On saving the suburbs

Nov 11, 2014 · 4 mins read
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When I’m writing about homesteading, I think it’s important to talk about the fact that this is not the only way to lead an environmentally friendly lifestyle. In fact, it may not even be the best way to do it, at least, not for everyone. I mean, sure, it reduces my carbon foot print to try and produce as much of my food and personal goods here as possible, but ultimately, it’s not reasonable to expect everyone to do this, nor would it even be the best thing for the planet even if it were reasonable. There simply isn’t enough room, let alone resources, for everyone to do this.

The environmentalist movement has over time almost universally come to the consensus that dense, urban living is the best possible choice for the environment. It reduces energy consumption, reduces over all consumption, and is better at providing equitable access to resources (or, it would be, in a truly just society). There are many aspects of dense urban living I really wish I had more access to, such as the ability to bike or walk pretty much everywhere (God, I hate driving), and having so many amenities so close by. But when it comes down to it, gardening is my hobby, and I really wouldn’t want to do without it. In fact, I even gardened when I was deployed, just a few flowers in a pot outside my room (until the iguanas ate them). So here in the suburbs I stay, because it’s more dense and efficient than rural areas.

The truth is that the suburbs are abysmal for the environment because they tend to be hot spots for consumption and waste. I’ve written before about how our high vaulted ceilings are just a bunch of wasted space I’m paying to heat and cool, for example, and all this space for large inefficient houses and yards is mostly just wasted. But the suburbs are here, and until we are ready and willing to bulldoze them and move everyone to the city, we should be figuring out how to use them more efficiently, and that’s where I think homesteading and self sufficiency fits in.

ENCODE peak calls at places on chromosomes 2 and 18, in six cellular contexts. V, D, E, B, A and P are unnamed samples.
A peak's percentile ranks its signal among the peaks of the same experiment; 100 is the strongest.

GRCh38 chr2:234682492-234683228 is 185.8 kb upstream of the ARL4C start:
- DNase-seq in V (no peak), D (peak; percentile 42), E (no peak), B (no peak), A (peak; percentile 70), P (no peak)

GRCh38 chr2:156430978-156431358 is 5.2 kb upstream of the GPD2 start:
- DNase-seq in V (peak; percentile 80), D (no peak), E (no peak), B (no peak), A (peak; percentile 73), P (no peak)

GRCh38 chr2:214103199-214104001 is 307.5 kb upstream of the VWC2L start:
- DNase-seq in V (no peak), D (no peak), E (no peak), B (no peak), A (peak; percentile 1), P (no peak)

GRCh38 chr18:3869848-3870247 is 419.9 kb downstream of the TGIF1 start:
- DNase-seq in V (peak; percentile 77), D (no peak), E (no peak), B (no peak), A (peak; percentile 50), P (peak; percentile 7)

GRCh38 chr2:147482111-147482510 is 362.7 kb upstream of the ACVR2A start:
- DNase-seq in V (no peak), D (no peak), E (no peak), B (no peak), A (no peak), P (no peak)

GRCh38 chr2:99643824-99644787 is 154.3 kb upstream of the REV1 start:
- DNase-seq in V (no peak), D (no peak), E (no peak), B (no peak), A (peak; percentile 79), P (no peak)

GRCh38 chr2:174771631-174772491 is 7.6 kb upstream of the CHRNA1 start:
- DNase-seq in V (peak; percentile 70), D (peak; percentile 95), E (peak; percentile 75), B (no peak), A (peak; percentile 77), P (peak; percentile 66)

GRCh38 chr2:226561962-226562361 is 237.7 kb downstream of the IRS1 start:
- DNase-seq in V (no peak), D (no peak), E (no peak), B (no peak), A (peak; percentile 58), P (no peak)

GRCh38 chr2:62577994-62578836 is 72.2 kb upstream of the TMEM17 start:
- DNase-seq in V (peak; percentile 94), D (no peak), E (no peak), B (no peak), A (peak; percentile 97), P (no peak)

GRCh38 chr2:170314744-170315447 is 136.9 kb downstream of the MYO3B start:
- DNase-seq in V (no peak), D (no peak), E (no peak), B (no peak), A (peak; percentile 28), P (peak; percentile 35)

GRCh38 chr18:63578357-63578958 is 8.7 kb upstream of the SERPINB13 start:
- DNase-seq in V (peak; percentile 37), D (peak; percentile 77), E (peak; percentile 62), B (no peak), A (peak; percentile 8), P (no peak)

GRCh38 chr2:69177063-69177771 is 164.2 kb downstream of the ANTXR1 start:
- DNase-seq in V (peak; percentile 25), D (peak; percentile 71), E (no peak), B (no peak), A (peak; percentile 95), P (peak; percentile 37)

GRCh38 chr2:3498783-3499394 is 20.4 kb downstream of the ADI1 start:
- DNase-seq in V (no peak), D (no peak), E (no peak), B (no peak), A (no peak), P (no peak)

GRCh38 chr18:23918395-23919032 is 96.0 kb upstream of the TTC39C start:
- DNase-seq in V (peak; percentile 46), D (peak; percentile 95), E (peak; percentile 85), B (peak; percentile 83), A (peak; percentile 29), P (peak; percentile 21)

If you really aren’t into keeping a garden and producing your own stuff, that’s cool, you don’t have to do those things to be green or live a socially just life. But the thing is, you don’t need a McMansion and a yard either. And I mean that in every way. You probably don’t need the suburban space to be happy. You’d probably be just as happy in a really nice and space efficient condo, apartment, or townhome, with a really nice park near by, as you would be in a giant single family house with a private yard. I mean, if what you want is a nice, comfortable interior, and a beautiful outdoor space to lounge and entertain (but not necessarily work) in, you would get that from urban living. You would also get lower energy costs, less home and yard maintenance, more and closer amenities, and more commuting options (which means way less money spent on cars and their maintenance).

Many people, most notably those in the age group known as millenials, are starting to realize this, as urban living is becoming more and more trendy. This is in many ways a good thing, the historically most gluttonous chunk of society (middle and upper class, suburban, white people) are giving up their gluttonous ways for more efficient, environmentally friendly lifestyles. The problem is that this leads to gentrification of formerly working class, lost cost neighborhoods, making the cost of living too high for the original inhabitants.

This is where the suburbs come into play again, because where else do all the poor people forced out of the gentrified urban neighborhoods end up? As rich people leave vast vacuums in the suburbs, there will be plenty of formerly urban poor to fill them up. The impoverished seem to always be stuck living in the places that more privileged people have deemed undesirable.

This has its pros and it’s cons. Poor people tend to already lead much more efficient lives than your typical white bread, middle class, suburbanite, meaning they would likely make better use of the space than wasteful and consumeristic middle class people tended to. But unfortunately the suburbs are designed to actively discourage that kind of efficiency. Our home could not support a multigenerational family very well despite its vast size because the space is used so poorly. It’s nearly impossible to get by without a car in the suburbs. Vast spances of nothing but cookie cutter homes makes finding near by work and amenities even harder.

And this is where some of the stuff I’m experimenting with comes back into play. What can we do to make this space more efficient and just? How can we turn these communities into places where people can still thrive and lower their impact, until we are able to make more urban living a reality for more people?

Right now, this is what interests me and this is where I want to be, in the suburbs, trying to figure out how to make this place not suck so much.